Trump leaps back into campaign mode
NORTH CHARLESTON, S.C. (AP) — Hoping to shift attention from his troubled White House, President Donald Trump hit the road Friday to deliver a pep talk to American workers and the rest of the nation, resurrecting the jobs promises that powered his election victory and pledging in a campaign-style rally to "unleash the power of the American spirit."
But he was only a few hours away from the turmoil he has stirred in Washington when he swerved from that positive message to escalate his complaints about news coverage of his young administration.
"The FAKENEWS media ... is not my enemy, it is the enemy of the American People!" he exclaimed on Twitter, singling out The New York Times and TV networks. His latest outburst came a day after he forcefully defended his administration in a marathon White House news conference, brushing aside the tumult, infighting among senior staff and setbacks in courts and Congress.
He took a more upbeat tack in South Carolina.
"We love our workers and we are going to protect our workers," Trump declared at a Boeing plant where the company showed off its new 787-10 Dreamliner aircraft. "We are going to fight for jobs. We are going to fight for our families," he said in a reprise of the "America First" message from his campaign.
Trump is expected to stick to the theme Saturday when he holds a big rally in central Florida, a change of scenery that marks an effort to galvanize a month-old White House that has been buffeted by crisis and paralyzed by dysfunction.
The new president toured a 787-10 still under construction and, before leaving, sat in the pilot's seat of a completed airplane painted in contrasting shades of blue that formed the backdrop for his remarks. Some 5,000 employees and others inside a hangar greeted him with chants of "USA, USA."
The president, who owns an airplane but now travels exclusively on government aircraft, praised the Boeing jetliner as "an amazing piece of art." He noted that it's made of carbon fiber, seats 330 passengers, is 18 feet longer than the previous model and can fly for half a day before landing.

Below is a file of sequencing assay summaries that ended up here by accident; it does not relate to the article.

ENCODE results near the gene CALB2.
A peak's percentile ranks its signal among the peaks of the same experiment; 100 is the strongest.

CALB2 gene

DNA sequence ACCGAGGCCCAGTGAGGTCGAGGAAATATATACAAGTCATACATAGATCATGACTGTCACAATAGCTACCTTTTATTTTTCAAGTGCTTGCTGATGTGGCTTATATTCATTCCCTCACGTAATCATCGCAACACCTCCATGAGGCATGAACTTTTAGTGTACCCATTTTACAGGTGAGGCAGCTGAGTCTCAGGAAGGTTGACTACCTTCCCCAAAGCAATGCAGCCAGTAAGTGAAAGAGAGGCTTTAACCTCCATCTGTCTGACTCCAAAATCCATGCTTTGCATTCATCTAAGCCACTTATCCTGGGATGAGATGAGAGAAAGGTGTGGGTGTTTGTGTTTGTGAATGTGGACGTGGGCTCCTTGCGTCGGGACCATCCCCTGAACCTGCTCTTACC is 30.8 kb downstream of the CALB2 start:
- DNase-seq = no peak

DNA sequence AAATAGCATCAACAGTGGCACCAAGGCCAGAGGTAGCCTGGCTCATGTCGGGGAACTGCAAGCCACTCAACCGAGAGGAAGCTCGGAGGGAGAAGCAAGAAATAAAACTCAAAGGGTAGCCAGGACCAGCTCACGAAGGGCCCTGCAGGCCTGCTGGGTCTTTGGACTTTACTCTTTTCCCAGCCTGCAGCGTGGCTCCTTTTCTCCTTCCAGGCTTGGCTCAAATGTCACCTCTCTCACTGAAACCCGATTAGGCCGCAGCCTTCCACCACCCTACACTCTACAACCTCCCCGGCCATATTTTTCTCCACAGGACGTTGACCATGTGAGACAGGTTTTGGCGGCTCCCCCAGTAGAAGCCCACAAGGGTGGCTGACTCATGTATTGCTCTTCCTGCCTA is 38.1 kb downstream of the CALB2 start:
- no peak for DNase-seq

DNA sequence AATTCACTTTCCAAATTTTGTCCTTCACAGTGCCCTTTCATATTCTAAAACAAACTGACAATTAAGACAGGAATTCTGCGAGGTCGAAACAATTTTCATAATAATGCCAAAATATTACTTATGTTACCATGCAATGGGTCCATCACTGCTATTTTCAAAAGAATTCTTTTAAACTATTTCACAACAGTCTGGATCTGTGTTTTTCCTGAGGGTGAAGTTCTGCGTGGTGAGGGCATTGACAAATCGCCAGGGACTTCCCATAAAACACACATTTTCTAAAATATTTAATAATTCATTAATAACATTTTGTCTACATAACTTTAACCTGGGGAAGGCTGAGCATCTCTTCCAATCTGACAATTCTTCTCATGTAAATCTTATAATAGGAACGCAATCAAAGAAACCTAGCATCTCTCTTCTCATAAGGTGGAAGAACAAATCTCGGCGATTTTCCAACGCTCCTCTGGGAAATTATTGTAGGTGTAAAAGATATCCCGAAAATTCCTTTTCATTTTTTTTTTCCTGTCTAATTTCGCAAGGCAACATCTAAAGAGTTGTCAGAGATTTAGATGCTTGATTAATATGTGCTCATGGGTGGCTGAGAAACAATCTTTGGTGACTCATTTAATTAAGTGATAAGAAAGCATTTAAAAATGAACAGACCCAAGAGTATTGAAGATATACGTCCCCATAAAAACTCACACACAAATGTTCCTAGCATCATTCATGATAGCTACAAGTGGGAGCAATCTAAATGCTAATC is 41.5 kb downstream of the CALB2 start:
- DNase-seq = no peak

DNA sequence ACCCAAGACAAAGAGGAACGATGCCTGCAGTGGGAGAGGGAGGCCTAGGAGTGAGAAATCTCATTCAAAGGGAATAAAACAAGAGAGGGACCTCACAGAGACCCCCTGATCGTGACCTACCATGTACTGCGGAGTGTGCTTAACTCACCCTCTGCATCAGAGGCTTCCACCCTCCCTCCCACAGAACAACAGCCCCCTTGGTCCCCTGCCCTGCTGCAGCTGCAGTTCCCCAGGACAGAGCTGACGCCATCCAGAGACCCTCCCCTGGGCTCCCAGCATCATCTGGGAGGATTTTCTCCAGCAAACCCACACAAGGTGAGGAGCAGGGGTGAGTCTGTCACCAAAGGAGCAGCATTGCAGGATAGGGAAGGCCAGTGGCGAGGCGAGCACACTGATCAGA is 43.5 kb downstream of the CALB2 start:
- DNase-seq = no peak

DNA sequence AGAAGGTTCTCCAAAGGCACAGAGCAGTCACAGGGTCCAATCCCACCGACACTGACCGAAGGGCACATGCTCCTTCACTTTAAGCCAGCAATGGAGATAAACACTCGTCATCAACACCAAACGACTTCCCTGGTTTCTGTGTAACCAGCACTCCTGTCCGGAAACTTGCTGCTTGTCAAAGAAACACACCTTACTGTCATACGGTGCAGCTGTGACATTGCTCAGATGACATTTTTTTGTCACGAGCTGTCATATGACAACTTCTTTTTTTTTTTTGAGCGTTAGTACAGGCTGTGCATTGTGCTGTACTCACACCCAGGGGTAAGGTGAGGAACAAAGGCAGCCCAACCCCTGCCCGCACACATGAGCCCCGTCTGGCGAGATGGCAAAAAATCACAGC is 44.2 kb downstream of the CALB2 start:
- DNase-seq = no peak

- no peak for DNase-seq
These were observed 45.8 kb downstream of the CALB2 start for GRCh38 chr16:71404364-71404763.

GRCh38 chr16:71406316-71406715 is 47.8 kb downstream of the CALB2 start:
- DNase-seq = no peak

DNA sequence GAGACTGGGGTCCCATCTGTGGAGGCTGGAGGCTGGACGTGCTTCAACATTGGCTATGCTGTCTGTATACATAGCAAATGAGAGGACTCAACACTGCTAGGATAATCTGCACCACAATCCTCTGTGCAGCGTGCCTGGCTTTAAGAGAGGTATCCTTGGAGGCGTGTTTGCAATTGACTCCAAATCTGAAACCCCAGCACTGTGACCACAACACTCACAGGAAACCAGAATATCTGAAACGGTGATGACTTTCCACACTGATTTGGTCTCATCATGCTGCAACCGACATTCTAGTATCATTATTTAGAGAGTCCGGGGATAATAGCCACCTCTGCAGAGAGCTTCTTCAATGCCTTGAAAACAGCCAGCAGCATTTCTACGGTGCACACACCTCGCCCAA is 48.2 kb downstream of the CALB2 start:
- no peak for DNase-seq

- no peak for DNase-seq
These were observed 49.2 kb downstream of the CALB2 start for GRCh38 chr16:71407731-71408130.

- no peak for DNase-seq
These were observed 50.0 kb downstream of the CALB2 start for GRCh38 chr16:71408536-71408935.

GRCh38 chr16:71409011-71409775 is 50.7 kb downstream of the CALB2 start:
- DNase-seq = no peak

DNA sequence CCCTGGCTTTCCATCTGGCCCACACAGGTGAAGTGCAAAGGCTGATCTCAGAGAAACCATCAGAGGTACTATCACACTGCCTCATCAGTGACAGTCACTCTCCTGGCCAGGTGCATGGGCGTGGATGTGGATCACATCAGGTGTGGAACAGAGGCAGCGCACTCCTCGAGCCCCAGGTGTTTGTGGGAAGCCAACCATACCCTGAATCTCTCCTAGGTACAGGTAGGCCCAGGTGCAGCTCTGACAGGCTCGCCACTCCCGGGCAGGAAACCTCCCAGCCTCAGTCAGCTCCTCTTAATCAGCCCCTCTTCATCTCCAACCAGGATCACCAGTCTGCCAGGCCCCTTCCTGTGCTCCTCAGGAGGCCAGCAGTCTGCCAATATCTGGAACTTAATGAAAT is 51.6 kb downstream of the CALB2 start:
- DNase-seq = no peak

"The name says it all. Dreamliner, great name," Trump said. "Our country is all about making dreams come true."
"As your president I'm going to do everything I can to unleash the power of the American spirit and to put our great people back to work," he said. "This is our mantra: Buy American and hire American."
Trump then departed South Carolina for his estate in Palm Beach, Florida, where he plans to spend the holiday weekend. He arrived late Friday afternoon.
In Washington on Thursday, he complained bitterly about news coverage — and "criminal" leaks from within the government that took down his top national security adviser and revived questions about his own ties to Russia.
Trump is still trying to stabilize his national security team. On Monday, he demanded the resignation of national security adviser Michael Flynn following revelations that Flynn had misled Vice President Mike Pence about Flynn's contacts with Russia. Trump's first choice to replace Flynn — retired Vice Admiral Robert Harward — turned down the offer.
FBI Director Jim Comey left a meeting with senators on the intelligence committee Friday afternoon. Neither Comey nor the senators would discuss the subject of the meeting, but it followed reports that the FBI had interviewed Flynn about his contacts in late December with Russian officials.
Trump tweeted Friday that retired Gen. Keith Kellogg, "who I have known for a long time, is very much in play for NSA — as are three others." Kellogg, who is serving as the acting national security adviser, traveled to South Carolina with Trump aboard Air Force One.
Also along on the Florida trip were Trump's daughter Ivanka; her husband, Jared Kushner, a senior adviser to Trump; White House chief of staff Reince Priebus; and strategist Steve Bannon. Ivanka Trump waved and blew kisses to the crowd as she exited the completed 787-10 Dreamliner before her father did.
The White House said Trump might interview national security candidates at his estate.
In South Carolina, Trump said, "America is going to start winning again, winning like never before," returning to a staple promise from last year's campaign speeches.
In his remarks, Trump also mentioned that he's been in talks with Boeing executives to reduce the cost to the government of building a future Air Force One presidential aircraft. He has denounced the costs as "out of control."
Asked by reporters for an update after Friday's speech, Trump said: "Price is too high. But we're negotiating."
Trump scheduled a campaign-style rally Saturday in Florida, his first as president. The event at an airport hangar in Melbourne will be 1,354 days before the 2020 election. Trump himself promoted his appearance on Twitter: "Looking forward to the Florida rally tomorrow. Big crowd expected!"
Big rallies were the hallmark of Trump's presidential campaign. He continued to do them, although with smaller crowds, throughout the early part of his transition, during what he called a "thank you" tour.
The Florida rally comes as he makes his third weekend trip this month to what he calls his "Winter White House," his Mar-a-Lago resort. White House spokeswoman Sarah Huckabee Sanders said the rally was an example of how Trump plans to "continue taking his message directly to the American people."
Associated Press writers Darlene Superville and Deb Riechmann in Washington contributed to this report.